After a career that bridged public finance, local economic development and commercial real development, I decided (after a short break to complete a Montana history project) to pursue a Ph.D. in Public Policy and Administration. My goals were to reflect upon my past actions as a local economic development practitioner and determine how I could add to the local economic development literature. Prior to entering the Ph.D. program my interest centered on the relationship between real estate valuation and development taxes imposed by local governments. I prepared a descriptive study on this topic for a conference sponsored by the American Real Estate and Urban Economic Association in 2008. When I entered VCU’s Ph.D. program in 2016, I broadened my interests to explore the high tax-low wage retail and tourism businesses that are often pursued by local economic development professionals (including myself).
My public finance and local economic development careers ended over two decades ago, so I have the full benefit of hindsight in reflecting on the local economic development policy options I developed and recommended to elected officials. I also have the benefit of observing the changing dynamics in real estate financing, retail markets and local wage policies over this same time span. So, it is from this foundation, that I developed a series of papers in my Ph.D. classes that explored the priorities of local economic development programs and, specifically, the promotion and development of the tourism sector. This led to one conference paper, a number of blog posts, peer-reviewed articles in Economic Development Quarterly and the Journal of Policy History, and my recently published dissertation. My interest in the distribution of economic benefits served as the basis for another peer-reviewed article which was recently accepted by the Journal of Urban Affairs. This article uses a case study of a university’s mega-project to document transparency and outcomes in distributing economic benefits from new development.
I now delve deep into land value capture mechanisms as a means to address living wage deficits in hospitality sectors where local governments extract extraordinary taxes. I am using Montana’s tourism industry as the case for this study. I will present my published research and DIY posts here to help community organizers, planners and budget officers determine an equitable distribution of benefits from new development projects and hospitality taxes. Thank you for reading. Comments appreciated.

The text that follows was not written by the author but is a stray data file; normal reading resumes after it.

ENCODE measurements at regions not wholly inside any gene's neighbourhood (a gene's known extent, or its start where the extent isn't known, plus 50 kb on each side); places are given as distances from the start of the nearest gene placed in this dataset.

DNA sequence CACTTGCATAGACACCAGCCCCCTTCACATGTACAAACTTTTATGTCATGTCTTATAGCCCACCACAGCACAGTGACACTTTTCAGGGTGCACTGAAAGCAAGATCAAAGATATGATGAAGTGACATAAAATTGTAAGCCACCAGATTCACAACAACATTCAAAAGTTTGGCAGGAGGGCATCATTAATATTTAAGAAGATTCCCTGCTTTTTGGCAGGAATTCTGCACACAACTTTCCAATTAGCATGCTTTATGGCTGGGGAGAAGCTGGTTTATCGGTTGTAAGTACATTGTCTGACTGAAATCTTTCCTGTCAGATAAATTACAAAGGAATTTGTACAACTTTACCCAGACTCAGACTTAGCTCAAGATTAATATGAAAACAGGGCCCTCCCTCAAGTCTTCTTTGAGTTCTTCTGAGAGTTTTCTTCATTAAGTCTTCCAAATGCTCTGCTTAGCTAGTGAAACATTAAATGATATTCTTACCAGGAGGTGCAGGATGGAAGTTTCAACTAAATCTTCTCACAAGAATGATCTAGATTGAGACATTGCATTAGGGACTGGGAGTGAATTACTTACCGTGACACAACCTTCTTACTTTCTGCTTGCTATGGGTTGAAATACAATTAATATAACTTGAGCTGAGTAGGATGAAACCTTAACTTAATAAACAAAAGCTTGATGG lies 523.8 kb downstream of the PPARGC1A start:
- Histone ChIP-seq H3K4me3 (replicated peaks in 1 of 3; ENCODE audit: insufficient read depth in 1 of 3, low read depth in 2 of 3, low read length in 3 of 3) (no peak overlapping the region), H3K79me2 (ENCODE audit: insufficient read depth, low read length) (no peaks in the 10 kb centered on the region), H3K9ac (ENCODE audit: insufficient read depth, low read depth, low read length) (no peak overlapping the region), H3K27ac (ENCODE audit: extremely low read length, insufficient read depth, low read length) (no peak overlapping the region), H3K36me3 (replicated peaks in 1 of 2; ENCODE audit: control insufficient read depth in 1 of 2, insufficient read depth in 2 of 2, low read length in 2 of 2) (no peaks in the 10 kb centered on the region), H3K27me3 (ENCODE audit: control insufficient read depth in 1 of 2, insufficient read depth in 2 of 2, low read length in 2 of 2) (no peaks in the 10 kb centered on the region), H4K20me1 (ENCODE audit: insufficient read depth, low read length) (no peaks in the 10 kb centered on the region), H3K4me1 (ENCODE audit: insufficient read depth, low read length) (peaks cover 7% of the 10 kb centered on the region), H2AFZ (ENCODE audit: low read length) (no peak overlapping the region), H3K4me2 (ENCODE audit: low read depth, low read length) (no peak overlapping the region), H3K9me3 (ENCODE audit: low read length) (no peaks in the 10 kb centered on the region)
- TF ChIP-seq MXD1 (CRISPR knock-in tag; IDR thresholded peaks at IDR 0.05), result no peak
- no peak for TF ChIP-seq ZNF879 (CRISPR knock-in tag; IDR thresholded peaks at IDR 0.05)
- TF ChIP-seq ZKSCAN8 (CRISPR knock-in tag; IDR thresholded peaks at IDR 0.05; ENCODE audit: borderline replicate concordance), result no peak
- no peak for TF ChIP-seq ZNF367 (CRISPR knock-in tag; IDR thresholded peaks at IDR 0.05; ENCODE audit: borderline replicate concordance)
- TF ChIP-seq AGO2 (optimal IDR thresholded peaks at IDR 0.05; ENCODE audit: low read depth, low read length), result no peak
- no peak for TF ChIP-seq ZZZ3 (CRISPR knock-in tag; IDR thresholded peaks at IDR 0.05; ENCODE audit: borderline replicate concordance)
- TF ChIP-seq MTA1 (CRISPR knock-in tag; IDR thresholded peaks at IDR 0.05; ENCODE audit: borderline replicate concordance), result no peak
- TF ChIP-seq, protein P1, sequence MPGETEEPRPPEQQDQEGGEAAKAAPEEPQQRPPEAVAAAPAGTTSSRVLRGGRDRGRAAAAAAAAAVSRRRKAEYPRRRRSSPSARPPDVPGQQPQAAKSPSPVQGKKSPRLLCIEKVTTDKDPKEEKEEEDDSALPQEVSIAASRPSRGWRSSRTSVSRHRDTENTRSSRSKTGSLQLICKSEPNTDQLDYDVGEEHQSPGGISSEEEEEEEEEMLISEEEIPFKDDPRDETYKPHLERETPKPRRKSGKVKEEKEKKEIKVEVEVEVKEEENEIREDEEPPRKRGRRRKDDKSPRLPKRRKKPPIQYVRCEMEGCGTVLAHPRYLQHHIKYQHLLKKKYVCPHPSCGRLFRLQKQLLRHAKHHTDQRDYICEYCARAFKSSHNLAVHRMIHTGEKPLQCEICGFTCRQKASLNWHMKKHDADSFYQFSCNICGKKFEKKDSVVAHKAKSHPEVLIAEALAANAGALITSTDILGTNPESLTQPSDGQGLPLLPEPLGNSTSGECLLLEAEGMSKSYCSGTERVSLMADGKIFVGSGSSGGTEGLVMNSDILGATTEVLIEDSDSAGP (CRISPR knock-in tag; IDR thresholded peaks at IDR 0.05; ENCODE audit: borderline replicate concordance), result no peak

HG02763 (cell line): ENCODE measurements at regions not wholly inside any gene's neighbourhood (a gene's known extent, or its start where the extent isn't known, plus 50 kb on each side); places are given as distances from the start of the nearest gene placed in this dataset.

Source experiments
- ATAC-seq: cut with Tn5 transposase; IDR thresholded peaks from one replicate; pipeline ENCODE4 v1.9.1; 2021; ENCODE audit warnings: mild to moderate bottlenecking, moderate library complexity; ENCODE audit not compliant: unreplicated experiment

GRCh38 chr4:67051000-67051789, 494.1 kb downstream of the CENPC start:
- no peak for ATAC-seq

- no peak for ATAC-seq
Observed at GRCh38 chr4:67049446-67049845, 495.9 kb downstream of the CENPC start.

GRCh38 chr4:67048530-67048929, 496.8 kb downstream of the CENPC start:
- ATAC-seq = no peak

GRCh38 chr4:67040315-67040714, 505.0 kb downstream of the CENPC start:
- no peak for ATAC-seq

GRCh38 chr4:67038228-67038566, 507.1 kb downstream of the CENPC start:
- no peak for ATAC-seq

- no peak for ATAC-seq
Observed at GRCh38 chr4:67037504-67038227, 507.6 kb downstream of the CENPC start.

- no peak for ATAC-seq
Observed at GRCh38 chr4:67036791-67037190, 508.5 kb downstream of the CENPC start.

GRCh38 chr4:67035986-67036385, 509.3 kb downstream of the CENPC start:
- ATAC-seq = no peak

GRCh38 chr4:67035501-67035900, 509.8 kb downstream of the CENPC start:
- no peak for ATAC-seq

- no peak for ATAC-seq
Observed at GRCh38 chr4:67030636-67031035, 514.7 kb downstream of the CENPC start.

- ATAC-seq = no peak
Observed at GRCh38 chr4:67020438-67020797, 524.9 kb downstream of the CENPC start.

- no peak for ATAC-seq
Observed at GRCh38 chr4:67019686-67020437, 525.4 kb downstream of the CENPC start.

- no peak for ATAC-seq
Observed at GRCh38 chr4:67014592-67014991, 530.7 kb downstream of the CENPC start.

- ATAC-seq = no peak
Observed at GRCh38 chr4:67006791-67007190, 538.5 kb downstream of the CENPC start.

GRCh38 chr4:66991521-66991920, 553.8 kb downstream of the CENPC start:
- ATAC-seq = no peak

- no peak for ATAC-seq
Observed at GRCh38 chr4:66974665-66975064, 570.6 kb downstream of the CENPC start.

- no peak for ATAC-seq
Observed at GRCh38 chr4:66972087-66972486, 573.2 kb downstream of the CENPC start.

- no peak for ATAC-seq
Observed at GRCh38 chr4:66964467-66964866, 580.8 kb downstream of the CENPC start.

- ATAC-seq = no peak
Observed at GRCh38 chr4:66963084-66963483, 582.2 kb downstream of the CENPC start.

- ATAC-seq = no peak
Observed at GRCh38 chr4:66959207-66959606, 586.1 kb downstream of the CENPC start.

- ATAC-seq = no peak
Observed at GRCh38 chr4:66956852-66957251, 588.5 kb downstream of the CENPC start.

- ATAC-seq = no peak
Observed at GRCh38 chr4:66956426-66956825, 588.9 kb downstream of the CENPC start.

Bio: My first few careers focused on economic and community development and included leadership positions in both the public and private sectors – including eight years in the City Manager’s Office in Sacramento, eight years as a small-business owner, and nine years with Fortune 1000 companies. During this time I negotiated over $2.0 billion in public-private partnerships and real estate investments. My roles have included leading the City of Sacramento Economic Development Division, heading the strategic planning and site selection group at Southern California Edison’s Corporate Real Estate Department, and serving as a Vice President of Granite Construction’s real estate subsidiary. I have taught graduate courses in public policy, program evaluation and public finance at USC’s Price School of Public Policy. My research on Montana’s history and economic development appears in peer-reviewed journals, trade magazines and this website.
- Ph.D., Public Policy and Administration, L. Douglas Wilder School of Government and Public Affairs, Virginia Commonwealth University, 2021.
- M.P.A., Price School of Public Policy, University of Southern California, 1987.
- B.S., College of Education, Oregon State University, 1982..
From the Archives (1994-1997):
A Legacy of Big Deals (local coverage of my exit from public service).
Landing a longshot deal to renovate and fill an empty military base.
The Conversion of Sacramento Army Depot into Packard Bell Industrial Park, Real Estate Review (Spring 1996) 56-57.